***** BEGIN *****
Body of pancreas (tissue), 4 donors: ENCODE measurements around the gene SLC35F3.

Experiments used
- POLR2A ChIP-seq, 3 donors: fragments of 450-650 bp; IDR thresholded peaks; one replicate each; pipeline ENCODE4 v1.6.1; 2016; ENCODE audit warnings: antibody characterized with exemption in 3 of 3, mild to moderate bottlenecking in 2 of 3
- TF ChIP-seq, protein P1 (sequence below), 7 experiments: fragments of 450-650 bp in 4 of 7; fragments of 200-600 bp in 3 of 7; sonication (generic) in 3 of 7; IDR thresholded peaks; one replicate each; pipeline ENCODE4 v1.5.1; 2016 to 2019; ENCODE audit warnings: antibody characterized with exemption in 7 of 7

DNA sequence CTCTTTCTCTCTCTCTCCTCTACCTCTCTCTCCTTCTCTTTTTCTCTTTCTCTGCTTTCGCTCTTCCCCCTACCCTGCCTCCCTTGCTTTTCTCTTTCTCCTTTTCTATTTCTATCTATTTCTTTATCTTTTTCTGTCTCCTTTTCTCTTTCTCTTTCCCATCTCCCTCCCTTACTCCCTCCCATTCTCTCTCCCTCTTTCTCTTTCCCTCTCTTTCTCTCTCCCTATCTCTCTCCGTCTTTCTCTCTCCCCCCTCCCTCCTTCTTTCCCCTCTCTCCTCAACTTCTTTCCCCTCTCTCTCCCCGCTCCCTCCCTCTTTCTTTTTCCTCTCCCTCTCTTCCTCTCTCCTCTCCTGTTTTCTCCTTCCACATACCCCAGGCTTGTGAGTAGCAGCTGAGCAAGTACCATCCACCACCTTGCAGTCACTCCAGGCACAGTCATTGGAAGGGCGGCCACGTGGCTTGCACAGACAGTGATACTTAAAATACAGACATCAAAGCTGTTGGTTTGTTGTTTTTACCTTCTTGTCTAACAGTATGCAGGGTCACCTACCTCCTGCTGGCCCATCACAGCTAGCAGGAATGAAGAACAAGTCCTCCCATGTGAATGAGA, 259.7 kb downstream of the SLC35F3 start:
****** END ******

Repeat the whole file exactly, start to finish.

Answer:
Body of pancreas (tissue), 4 donors: ENCODE measurements around the gene SLC35F3.

Experiments used
- POLR2A ChIP-seq, 3 donors: fragments of 450-650 bp; IDR thresholded peaks; one replicate each; pipeline ENCODE4 v1.6.1; 2016; ENCODE audit warnings: antibody characterized with exemption in 3 of 3, mild to moderate bottlenecking in 2 of 3
- TF ChIP-seq, protein P1 (sequence below), 7 experiments: fragments of 450-650 bp in 4 of 7; fragments of 200-600 bp in 3 of 7; sonication (generic) in 3 of 7; IDR thresholded peaks; one replicate each; pipeline ENCODE4 v1.5.1; 2016 to 2019; ENCODE audit warnings: antibody characterized with exemption in 7 of 7

DNA sequence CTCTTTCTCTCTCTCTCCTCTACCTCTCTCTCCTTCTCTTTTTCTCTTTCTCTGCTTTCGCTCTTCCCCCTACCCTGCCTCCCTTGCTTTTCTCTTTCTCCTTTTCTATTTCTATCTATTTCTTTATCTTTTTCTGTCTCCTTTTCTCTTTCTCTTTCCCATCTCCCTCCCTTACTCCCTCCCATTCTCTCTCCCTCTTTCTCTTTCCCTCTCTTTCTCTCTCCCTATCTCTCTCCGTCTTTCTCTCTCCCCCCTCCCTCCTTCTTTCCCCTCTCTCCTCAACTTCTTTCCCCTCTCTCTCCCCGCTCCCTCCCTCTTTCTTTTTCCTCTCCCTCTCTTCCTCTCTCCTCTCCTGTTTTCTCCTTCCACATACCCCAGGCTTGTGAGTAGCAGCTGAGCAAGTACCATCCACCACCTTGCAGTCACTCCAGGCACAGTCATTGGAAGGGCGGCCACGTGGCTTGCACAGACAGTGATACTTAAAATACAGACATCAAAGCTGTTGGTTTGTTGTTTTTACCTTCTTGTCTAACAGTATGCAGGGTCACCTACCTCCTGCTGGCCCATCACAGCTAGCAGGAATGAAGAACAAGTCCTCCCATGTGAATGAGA, 259.7 kb downstream of the SLC35F3 start: